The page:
Tags: Election 2010 | Chris Dudley Oregon governor GOP

Ex-NBA Star Dudley Shoots to Win Oregon for GOP

Monday, 11 Oct 2010 03:28 PM

The Republican Party just might be able to step up to the line and score a free throw at the Oregon governorship for the first time since 1982 at the hands of former NBA star Chris Dudley. The 6-foot-11 GOP nominee may have been a notoriously bad free-throw shooter during his 16-year career, when he played for five teams, including the Portland Trail Blazers, but he’s shooting from downtown now to score polling points. Dudley appears to be flexing the NBA muscle he wielded apart from his free-throw lapses to pull ahead of former Democratic Gov. John Kitzhaber entering the fourth quarter of this race in the recession-racked Beaver State, according to a report in the Los Angeles Times.

Chris Dudley, NBA, Oregon, governorOregon voters haven’t elected a Republican governor since 1982, but a Rasmussen Reports survey today ranked the race as a tossup, with Kitzhaber at 48 percent and Dudley, at 46 percent in a survey Sunday of 750 likely voters after the candidates’ first debate. Some Oregon polls give the edge to Dudley. Kitzhaber, a medical doctor, left office in 2003 after being governor for eight years and now is trying to make a comeback in a state where Democrats hold the two U.S. Senate seats and control the state Legislature.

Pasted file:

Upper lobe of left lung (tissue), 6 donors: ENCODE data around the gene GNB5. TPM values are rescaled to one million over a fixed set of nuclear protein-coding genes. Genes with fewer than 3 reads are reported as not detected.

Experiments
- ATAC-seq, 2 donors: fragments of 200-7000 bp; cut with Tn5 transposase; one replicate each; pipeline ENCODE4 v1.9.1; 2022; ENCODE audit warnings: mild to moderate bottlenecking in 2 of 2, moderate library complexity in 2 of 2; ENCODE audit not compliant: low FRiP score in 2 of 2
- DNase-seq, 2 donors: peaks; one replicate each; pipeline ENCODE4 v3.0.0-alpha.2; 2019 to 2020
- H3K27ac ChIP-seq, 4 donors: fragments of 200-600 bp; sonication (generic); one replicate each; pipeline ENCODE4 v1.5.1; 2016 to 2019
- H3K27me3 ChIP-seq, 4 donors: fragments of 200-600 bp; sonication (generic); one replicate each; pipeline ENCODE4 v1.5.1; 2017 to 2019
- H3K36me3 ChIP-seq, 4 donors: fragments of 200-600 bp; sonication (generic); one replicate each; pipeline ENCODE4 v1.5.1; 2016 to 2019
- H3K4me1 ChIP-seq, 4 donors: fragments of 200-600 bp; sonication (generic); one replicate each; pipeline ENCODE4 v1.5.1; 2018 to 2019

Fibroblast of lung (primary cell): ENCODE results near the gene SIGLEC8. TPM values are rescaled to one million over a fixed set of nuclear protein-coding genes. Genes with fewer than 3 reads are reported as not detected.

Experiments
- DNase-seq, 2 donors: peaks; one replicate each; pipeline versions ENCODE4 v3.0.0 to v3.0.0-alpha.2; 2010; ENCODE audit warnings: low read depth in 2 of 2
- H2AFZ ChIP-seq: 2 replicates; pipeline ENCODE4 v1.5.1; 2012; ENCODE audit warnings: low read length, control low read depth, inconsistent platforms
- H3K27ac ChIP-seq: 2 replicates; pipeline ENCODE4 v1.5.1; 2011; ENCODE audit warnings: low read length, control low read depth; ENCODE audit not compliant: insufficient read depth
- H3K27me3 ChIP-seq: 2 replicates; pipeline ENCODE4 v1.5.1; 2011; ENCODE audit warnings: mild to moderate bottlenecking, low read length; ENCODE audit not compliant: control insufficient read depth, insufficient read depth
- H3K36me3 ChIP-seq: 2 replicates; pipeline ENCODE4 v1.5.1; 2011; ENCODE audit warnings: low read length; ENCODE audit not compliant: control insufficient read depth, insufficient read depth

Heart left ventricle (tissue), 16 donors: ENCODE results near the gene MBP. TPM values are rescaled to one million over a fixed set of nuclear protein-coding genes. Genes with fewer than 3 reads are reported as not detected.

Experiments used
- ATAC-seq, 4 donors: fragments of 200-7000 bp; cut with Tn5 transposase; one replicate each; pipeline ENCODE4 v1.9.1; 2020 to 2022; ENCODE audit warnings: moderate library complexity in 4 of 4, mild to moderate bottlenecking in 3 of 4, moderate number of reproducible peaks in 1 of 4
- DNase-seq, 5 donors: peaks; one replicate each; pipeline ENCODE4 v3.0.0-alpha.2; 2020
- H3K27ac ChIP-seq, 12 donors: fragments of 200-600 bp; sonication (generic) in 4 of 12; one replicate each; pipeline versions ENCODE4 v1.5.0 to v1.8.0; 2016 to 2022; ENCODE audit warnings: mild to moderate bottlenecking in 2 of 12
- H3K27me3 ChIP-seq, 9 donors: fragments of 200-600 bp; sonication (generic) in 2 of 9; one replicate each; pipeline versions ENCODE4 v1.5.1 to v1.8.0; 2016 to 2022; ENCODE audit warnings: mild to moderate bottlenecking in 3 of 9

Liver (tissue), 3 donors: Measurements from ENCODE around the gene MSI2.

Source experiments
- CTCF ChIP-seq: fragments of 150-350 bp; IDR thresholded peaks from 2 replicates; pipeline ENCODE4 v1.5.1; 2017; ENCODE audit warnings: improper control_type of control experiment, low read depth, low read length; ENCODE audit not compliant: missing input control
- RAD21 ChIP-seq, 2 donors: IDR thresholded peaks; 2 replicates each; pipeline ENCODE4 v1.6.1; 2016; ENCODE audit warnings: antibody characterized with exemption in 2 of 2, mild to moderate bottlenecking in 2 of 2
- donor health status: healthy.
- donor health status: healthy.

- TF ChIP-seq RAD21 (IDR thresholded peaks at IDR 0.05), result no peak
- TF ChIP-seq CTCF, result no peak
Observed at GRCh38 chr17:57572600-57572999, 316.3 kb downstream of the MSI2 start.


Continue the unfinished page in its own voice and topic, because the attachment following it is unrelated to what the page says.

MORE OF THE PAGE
Chris Dudley, Trail Blazers, GOP, governor, OregonDudley, who towers over Kitzhaber when they appear together, exudes confidence, telling the Times: "It's pretty safe to say I've got a good shot at it."

The state boomed during Kitzhaber’s tenure, but the Times notes that the recession has hit the state harder than most, leaving more than 200,000 Oregonians out of work, one of the nation’s worst rates of homelessness and lagging schools.

Dudley takes a moderate approach that the Times says recalls the Republican Party’s halcyon days in Oregon in the times of Sens. Mark Hatfield and Bob Packwood, whose long careers ended in the mid-1990s, and Gov. Tom McCall from 1967 to 1975.

He downplays issues such as abortion and gay rights, is moderate on environmental issues, and stresses his proposal to shave capital gains taxes to promote job creation.

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